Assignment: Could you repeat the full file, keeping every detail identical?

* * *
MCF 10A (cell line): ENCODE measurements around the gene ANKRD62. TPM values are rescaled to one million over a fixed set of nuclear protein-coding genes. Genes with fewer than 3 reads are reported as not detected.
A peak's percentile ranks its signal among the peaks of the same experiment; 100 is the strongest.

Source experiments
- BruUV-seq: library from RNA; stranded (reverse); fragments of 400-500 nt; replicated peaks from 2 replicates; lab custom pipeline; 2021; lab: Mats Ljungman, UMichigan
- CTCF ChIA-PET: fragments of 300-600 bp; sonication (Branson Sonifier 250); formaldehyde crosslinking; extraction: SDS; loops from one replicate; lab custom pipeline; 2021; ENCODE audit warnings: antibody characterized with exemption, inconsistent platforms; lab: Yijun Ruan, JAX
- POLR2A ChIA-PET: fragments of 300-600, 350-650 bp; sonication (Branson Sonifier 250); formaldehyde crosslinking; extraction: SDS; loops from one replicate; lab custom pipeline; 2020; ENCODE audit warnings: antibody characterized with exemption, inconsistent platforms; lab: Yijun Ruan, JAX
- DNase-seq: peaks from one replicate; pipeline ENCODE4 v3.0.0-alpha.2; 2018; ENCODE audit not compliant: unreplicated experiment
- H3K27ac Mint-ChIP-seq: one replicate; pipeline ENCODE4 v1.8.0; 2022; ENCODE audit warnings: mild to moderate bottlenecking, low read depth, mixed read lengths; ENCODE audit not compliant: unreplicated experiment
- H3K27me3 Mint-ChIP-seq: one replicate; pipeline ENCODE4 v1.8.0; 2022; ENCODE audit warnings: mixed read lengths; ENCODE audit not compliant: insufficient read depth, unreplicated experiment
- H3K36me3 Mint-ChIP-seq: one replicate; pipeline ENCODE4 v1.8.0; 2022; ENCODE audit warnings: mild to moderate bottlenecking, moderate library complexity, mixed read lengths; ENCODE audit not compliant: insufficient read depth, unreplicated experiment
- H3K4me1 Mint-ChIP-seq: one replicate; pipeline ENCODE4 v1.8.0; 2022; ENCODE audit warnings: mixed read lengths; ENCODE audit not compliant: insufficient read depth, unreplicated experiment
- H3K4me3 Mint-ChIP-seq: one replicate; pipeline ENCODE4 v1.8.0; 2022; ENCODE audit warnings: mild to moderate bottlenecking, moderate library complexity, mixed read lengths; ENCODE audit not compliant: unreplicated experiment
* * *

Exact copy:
MCF 10A (cell line): ENCODE measurements around the gene ANKRD62. TPM values are rescaled to one million over a fixed set of nuclear protein-coding genes. Genes with fewer than 3 reads are reported as not detected.
A peak's percentile ranks its signal among the peaks of the same experiment; 100 is the strongest.

Source experiments
- BruUV-seq: library from RNA; stranded (reverse); fragments of 400-500 nt; replicated peaks from 2 replicates; lab custom pipeline; 2021; lab: Mats Ljungman, UMichigan
- CTCF ChIA-PET: fragments of 300-600 bp; sonication (Branson Sonifier 250); formaldehyde crosslinking; extraction: SDS; loops from one replicate; lab custom pipeline; 2021; ENCODE audit warnings: antibody characterized with exemption, inconsistent platforms; lab: Yijun Ruan, JAX
- POLR2A ChIA-PET: fragments of 300-600, 350-650 bp; sonication (Branson Sonifier 250); formaldehyde crosslinking; extraction: SDS; loops from one replicate; lab custom pipeline; 2020; ENCODE audit warnings: antibody characterized with exemption, inconsistent platforms; lab: Yijun Ruan, JAX
- DNase-seq: peaks from one replicate; pipeline ENCODE4 v3.0.0-alpha.2; 2018; ENCODE audit not compliant: unreplicated experiment
- H3K27ac Mint-ChIP-seq: one replicate; pipeline ENCODE4 v1.8.0; 2022; ENCODE audit warnings: mild to moderate bottlenecking, low read depth, mixed read lengths; ENCODE audit not compliant: unreplicated experiment
- H3K27me3 Mint-ChIP-seq: one replicate; pipeline ENCODE4 v1.8.0; 2022; ENCODE audit warnings: mixed read lengths; ENCODE audit not compliant: insufficient read depth, unreplicated experiment
- H3K36me3 Mint-ChIP-seq: one replicate; pipeline ENCODE4 v1.8.0; 2022; ENCODE audit warnings: mild to moderate bottlenecking, moderate library complexity, mixed read lengths; ENCODE audit not compliant: insufficient read depth, unreplicated experiment
- H3K4me1 Mint-ChIP-seq: one replicate; pipeline ENCODE4 v1.8.0; 2022; ENCODE audit warnings: mixed read lengths; ENCODE audit not compliant: insufficient read depth, unreplicated experiment
- H3K4me3 Mint-ChIP-seq: one replicate; pipeline ENCODE4 v1.8.0; 2022; ENCODE audit warnings: mild to moderate bottlenecking, moderate library complexity, mixed read lengths; ENCODE audit not compliant: unreplicated experiment